My friend Monica also has MS and has also had a COVID-19 scare, although we didn’t know it at the time. She announced her symptoms as we sat in a sun-drenched lobby that looked like it belonged to an upscale hotel and not a Neuroscience Center. We’d all just finished what I announced would be my final MS yoga class for the nonce…I was at that point feeling a bit apologetic about my freakish instance that COVID-19 could be on its way. Our friend Kim was sipping the kale and blueberry smoothie we’d recommended. Monica had abstained from ordering a smoothie; she explained she was recovering from battling a freakish bought of diarrhea, and was still experiencing the strangest side effect—she seemed to have lost her sense of smell. None of us yet knew these were symptoms of COVID-19. I would miss only one MS yoga class before the hospital finally cancelled its sessions. Since then, I’ve been hosting the MS yoga sessions on Zoom.

At the end of the first Zoom yoga session, Monica and I were the last two participants left on the screen. She told me she was looking forward to the COVID-19 antibody test. Wouldn’t it be cool if we’d already had the virus, and could just relax? I countered that since COVID-19 was a novel virus, we had yet to learn how effective antibodies would be, and for how long. Today on NPR I learned that those antibody tests we’ve been looking forward to do are actually riddled with false positives. It’s still too early to relax.

Even so, the unique challenge we all face is that we have to relax…at least enough to keep ourselves from developing a harmful immune response should we encounter COVID-19. And we have to stay vigilant. At least enough to keep the virus from getting to us in the first place. It’s a tricky balancing act. Those of us with autoimmune disease are uniquely positioned to have already experienced the loss of control the rest of you are now experiencing. It’s not easy to be calm in the face of imminent danger. But it is imperative. The immune component of the disease opens up an opportunity for all of us to take back some control of our health by treating ourselves well.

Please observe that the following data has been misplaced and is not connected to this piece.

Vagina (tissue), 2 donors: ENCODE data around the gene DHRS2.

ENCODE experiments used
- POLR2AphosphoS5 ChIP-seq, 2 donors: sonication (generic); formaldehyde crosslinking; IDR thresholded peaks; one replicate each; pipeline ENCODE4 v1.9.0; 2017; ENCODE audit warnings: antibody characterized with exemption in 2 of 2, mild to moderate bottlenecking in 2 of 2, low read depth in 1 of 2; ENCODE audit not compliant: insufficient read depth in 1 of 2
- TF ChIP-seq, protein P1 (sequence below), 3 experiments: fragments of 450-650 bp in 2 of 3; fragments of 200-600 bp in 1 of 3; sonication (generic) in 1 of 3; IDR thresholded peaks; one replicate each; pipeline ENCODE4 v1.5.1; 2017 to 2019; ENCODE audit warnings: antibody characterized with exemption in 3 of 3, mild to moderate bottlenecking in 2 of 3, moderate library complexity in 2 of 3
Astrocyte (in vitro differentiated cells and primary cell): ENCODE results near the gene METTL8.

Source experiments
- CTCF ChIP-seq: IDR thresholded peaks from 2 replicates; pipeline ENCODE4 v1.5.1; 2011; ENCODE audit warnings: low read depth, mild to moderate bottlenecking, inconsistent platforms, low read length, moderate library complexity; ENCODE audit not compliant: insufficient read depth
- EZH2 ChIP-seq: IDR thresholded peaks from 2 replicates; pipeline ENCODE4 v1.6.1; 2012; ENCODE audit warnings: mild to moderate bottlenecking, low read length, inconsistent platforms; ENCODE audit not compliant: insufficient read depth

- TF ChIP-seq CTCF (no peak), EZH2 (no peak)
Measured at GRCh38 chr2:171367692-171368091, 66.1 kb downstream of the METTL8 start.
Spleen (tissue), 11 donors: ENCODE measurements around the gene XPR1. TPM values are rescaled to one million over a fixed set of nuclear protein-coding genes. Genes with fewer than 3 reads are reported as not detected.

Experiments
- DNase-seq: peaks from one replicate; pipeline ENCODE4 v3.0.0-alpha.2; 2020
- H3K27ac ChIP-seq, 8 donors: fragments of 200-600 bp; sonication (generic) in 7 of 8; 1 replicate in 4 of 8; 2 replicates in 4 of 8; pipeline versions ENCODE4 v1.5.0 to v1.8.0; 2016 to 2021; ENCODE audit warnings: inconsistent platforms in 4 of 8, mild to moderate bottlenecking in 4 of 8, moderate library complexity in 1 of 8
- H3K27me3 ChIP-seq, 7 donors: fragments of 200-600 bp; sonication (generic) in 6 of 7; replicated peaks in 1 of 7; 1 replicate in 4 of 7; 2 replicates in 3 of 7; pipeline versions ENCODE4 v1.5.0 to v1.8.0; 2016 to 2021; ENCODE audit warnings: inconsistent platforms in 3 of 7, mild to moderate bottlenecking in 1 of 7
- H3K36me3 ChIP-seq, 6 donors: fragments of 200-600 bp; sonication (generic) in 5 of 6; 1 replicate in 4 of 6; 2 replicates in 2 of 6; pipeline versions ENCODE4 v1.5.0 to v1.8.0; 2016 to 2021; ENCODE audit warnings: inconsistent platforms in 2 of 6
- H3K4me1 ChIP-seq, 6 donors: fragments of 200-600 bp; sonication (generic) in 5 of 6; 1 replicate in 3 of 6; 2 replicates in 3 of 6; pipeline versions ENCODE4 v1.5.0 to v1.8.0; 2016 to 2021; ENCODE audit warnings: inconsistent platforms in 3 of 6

Gentle Reader, what have you been doing to relax?

Intermission: In Anticipation of All the Pee in China, part 2

I’ve done the worst thing a blogger could possibly do: I have posted a part 1 of a story, and then neglected to post a part 2. 

I’ve had not one good excuse—but a string of good excuses: I’ve had a UTI, then another UTI, then another UTI. (Or maybe the same UTI?) This string of UTIs led to a string of antibiotics. Which led to c-diff. Which led to the bathroom. Just as I was delayed in writing Part One of All the Pee in China because I had to run off to do Number One all the time—I have been delayed in writing Part Two because I’ve had to run off to do Number Two.